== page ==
Continues Access Evaluation or CAE is still in preview, but it has proven to refresh the near-real time refresh for Conditional Access Policies.
Ideally this is a very helpful feature in the world of Identity and Access Management, because there are frequent attacks happening and the IdAM Admins need to take action quickly.
Some actions including Reset user password, adding or removing Trusted IPs and specially when the user is moving from location to location and when the Conditional Access policies to govern the trusted locations.
Usually the token expiration and refresh interval is 1 hour and ideally when a client application that is Modern Authentication aware tries to connect, the API requests are authorized using OAuth 2.0 access tokens.
Every hour, when they are due to refresh, it reevaluates the user state, policies in order to enforce what’s in the policy.
The client app redirects back to the Azure AD to refresh the token and according to the user state, the new token will make sure whether the user access to be blocked or to be allowed.
Key Benefits of enabling CAE
- User termination or password change/ reset: User session revocation will be enforced in near real time
- Network location change: Conditional Access location policies will be enforced in near real time
- Token export to a machine outside of a trusted network can be prevented with Conditional Access location policies
Azure AD Sync Should happen 1st
Although the token refresh is near-real time, In a Hybrid environment, the time to replicate the user state to Azure AD will take 30 mins unless you have specified a shorter interval or if you changed the user state in between the interval.
Currently the CAE is in used for Exchange Online, Microsoft Teams and SharePoint Online
If your app needs to have CAE aware APIs, there is a special configuration that needs to be done which can be found here How to use Continuous Access Evaluation enabled APIs in your applications – Microsoft identity platform | Microsoft Docs.
What will be evaluated?
- User Account is deleted or disabled
- Password for a user is changed or reset
- Multi-factor authentication is enabled for the user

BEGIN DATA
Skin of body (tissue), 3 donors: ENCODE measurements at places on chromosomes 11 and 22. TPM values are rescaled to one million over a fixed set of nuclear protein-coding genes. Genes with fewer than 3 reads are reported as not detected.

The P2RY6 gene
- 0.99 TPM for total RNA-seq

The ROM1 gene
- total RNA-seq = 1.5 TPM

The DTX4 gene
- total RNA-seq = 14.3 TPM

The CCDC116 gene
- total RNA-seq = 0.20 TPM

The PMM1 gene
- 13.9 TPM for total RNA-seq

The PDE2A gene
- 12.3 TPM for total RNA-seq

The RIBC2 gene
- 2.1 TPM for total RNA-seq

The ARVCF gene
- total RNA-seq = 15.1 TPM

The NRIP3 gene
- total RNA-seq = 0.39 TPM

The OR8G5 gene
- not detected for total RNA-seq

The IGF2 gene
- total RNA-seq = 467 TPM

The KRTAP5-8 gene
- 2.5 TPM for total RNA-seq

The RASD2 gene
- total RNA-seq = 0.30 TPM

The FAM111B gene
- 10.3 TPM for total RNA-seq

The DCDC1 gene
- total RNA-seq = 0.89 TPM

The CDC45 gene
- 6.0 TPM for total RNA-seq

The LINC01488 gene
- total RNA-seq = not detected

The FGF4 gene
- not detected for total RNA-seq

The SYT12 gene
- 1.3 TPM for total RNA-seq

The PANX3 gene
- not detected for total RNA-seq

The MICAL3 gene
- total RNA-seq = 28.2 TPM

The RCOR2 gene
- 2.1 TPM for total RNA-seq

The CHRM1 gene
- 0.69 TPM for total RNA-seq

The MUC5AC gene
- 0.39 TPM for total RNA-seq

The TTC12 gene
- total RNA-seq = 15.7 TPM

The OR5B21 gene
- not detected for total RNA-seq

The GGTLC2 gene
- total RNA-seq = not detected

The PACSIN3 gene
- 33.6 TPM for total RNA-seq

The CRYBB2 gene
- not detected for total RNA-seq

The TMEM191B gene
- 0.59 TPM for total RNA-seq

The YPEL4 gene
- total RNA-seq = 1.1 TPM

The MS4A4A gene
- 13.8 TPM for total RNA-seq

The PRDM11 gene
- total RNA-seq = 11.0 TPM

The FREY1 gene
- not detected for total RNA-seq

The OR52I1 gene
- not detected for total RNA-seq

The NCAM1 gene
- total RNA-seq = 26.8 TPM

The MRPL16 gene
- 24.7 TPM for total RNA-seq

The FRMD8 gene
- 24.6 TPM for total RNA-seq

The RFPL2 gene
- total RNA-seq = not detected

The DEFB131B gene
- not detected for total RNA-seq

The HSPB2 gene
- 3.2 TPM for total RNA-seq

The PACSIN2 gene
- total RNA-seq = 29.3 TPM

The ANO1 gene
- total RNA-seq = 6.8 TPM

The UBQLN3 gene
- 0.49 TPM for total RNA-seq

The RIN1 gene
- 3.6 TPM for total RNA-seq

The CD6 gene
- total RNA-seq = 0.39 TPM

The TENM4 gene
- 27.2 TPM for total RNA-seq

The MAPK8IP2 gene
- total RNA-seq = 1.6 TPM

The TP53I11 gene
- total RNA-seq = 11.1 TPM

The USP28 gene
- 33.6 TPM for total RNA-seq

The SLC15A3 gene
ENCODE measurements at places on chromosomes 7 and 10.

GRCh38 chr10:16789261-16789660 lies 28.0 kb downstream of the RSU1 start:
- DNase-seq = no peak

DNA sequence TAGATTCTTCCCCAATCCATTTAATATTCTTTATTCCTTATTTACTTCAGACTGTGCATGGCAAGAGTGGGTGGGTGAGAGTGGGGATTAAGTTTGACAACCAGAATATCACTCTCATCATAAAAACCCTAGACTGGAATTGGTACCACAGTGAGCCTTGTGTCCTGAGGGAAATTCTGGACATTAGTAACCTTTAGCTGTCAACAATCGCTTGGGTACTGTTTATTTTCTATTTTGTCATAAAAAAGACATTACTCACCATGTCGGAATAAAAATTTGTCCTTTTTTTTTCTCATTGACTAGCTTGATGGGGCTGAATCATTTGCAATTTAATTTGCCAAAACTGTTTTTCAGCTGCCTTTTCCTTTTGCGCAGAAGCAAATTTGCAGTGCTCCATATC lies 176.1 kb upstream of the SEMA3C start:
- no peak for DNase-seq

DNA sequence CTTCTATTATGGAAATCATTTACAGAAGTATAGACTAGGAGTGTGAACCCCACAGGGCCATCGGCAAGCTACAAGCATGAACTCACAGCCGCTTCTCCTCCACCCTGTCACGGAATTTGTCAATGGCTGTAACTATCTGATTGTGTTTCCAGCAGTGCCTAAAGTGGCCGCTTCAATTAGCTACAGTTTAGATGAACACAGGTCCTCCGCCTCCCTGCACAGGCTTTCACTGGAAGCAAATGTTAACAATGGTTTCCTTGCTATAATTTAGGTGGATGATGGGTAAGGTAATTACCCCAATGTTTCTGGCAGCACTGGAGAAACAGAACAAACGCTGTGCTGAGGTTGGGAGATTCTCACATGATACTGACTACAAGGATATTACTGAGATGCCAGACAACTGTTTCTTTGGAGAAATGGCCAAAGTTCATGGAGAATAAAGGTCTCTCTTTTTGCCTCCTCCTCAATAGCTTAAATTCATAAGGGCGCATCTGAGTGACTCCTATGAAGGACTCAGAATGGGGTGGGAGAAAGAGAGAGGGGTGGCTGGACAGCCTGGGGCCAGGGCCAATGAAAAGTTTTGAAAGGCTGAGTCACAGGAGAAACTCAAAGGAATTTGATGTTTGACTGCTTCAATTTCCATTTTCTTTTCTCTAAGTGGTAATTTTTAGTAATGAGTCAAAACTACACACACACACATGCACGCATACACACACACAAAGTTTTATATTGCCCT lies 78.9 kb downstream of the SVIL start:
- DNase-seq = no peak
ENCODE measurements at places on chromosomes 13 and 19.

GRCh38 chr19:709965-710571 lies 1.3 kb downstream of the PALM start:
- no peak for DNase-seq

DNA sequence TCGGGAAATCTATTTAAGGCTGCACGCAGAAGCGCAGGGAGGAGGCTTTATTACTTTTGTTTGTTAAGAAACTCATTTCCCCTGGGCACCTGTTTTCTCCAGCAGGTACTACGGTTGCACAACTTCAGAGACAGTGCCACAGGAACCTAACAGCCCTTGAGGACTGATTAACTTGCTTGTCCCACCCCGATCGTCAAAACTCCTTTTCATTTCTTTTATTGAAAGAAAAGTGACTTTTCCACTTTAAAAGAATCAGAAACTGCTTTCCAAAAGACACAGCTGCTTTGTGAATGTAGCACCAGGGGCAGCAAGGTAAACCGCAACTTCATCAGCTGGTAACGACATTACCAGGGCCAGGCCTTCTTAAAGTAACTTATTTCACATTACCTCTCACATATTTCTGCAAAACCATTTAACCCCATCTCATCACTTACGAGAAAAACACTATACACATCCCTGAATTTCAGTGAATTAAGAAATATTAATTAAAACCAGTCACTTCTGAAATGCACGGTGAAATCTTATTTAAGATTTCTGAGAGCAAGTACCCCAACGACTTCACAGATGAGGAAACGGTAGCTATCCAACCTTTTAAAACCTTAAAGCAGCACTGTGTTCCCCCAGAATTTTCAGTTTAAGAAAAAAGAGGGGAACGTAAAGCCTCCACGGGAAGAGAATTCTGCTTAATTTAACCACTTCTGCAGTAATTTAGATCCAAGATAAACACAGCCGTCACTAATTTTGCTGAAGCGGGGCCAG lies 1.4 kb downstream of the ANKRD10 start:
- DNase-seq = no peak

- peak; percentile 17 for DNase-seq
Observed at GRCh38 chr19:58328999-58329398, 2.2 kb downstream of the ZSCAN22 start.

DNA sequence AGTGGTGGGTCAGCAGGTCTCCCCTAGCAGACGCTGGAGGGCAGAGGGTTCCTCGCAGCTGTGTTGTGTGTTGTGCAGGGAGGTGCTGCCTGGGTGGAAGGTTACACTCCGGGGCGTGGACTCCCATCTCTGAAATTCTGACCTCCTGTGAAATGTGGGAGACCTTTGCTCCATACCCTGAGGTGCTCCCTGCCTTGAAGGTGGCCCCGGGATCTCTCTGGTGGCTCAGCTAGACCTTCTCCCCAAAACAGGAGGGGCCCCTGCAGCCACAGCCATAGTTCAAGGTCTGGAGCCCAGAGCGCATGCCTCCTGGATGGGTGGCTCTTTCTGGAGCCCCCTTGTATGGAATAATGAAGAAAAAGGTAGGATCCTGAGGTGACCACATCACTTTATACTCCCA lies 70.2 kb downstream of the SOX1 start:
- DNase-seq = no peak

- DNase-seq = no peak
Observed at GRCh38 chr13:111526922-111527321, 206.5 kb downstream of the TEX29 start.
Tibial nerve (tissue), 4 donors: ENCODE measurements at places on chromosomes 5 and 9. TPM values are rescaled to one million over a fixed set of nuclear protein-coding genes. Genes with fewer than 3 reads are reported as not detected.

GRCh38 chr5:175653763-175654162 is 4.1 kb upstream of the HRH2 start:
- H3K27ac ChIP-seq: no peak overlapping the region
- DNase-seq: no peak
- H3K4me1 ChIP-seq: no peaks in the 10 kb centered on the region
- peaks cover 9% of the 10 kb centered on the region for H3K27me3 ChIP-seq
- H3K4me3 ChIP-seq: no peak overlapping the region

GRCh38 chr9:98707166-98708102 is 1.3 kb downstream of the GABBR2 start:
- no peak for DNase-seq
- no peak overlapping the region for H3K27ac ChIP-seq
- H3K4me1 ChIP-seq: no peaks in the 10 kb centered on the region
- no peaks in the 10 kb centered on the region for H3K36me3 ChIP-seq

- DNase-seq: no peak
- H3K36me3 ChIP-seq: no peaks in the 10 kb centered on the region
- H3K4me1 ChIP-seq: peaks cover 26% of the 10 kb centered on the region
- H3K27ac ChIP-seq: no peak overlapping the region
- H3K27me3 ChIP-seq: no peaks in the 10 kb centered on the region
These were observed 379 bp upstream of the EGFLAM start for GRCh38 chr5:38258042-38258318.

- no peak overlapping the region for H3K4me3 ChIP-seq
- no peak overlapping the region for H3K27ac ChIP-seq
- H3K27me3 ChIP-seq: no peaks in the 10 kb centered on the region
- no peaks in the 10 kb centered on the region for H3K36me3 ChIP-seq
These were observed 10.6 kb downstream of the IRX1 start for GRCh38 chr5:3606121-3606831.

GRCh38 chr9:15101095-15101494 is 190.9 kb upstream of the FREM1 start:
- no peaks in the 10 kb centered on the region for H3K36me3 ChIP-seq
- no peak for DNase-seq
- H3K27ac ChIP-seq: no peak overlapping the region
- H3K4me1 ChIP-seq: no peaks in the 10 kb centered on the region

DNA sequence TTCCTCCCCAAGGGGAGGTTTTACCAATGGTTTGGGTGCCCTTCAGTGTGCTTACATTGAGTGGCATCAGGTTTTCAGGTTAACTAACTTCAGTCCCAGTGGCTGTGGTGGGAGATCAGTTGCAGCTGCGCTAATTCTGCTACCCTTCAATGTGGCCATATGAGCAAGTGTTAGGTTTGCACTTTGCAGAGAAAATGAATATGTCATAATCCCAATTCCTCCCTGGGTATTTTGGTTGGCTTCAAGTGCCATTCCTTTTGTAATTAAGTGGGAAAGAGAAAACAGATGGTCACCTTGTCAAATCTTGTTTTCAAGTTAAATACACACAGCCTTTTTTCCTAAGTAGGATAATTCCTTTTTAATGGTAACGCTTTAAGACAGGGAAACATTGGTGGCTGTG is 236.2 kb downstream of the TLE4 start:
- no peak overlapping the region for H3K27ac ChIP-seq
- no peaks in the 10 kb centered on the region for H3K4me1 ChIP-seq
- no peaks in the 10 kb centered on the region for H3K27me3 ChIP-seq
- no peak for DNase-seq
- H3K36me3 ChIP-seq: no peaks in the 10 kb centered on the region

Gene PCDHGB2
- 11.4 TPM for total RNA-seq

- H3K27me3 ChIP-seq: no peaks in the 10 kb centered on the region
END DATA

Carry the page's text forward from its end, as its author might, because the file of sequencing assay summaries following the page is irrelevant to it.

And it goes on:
- Administrator explicitly revokes all refresh tokens for a user
- High user risk detected by Azure AD Identity Protection
What is Claim Challenge?
In a world where CAE is not introduced, the client can replay the token the cache until it expires.
With CAE, the resource provider can reject the token even when the token is not expired.
With Claim- Challenge, it will reject the current token and a new token will be issued by Azure AD.
This to work, the apps should have the latest version installed as well.
A user revocation event flow
- A CAE-capable client presents credentials or a refresh token to Azure AD asking for an access token for some resource.
- An access token is returned along with other artifacts to the client.
- An Administrator explicitly revokes all refresh tokens for the user. A revocation event will be sent to the resource provider from Azure AD.
- An access token is presented to the resource provider. The resource provider evaluates the validity of the token and checks whether there is any revocation event for the user. The resource provider uses this information to decide to grant access to the resource or not.
- In this case, the resource provider denies access, and sends a 401+ claim challenge back to the client.
- The CAE-capable client understands the 401+ claim challenge. It bypasses the caches and goes back to step 1, sending its refresh token along with the claim challenge back to Azure AD. Azure AD will then reevaluate all the conditions and prompt the user to reauthenticate in this case.
Conditional Access Policy to enforce access restrictions based on location
In a situation like this,
- When the user tries logs in to the application from a location, Azure AD evaluates all Conditional Access Policies to see whether the user and client meet the conditions.
- If all good, an access token will be issued by Azure AD and login flow will be completed
- Given the fact that user moves out of an allowed IP range, the client will present an access token to the resource provider from outside of n allowed IP range
- Resource provider evaluates the validity of the token and and checks the location policy (Conditional Access Policy) synced from Azure AD.
- If the user moved in to a restricted IP range, the resource provide denies access and sends a 401 + claim change back to the client because the request if not coming from a allowed IP range
- CAE-aware client understands the 401 + claim change and it bypass the cache (Claim Challenge) and refreshed the token and Azure AD reevaluates all the conditions and will deny access in this case
How to enable CAE?
Login to the AAD Portal > Security > Security | Continuous access evaluation (Preview)
Select the users (All users and groups or Selected users and groups)
- Sign-in frequency in the Conditional Access Policy will be honored with or without CAE
- If you enable a user right after it is disabled. There will be some latency before the account can be enabled. SPO and Teams will have 15-mins delay. The delay is 35-40 minutes for EXO.
- Group updated and policy changes will take about one day to be effective. In an urgent situation, you can either revoke user session from the user’s AAD profile from Azure AD > Users > Select the user > Authentication Methods
Or run the below PowerShell command
Revoke-AzureADUserAllRefreshToken -ObjectId “<object_id>”
- In a situation where few users are on an file (Co-Authoring) and when the CAE applied, the user will not lose access the same time. For this to happen, it will take around 10 hours or after closing the file
- TO reduce this time, SPO admins can change the maximum lifetime of co-authoring sessions. And the maximum can be reduced to 15 minutes. This command can achieve that in the tenant Set-SPOTenant –IPAddressWACTokenLifetime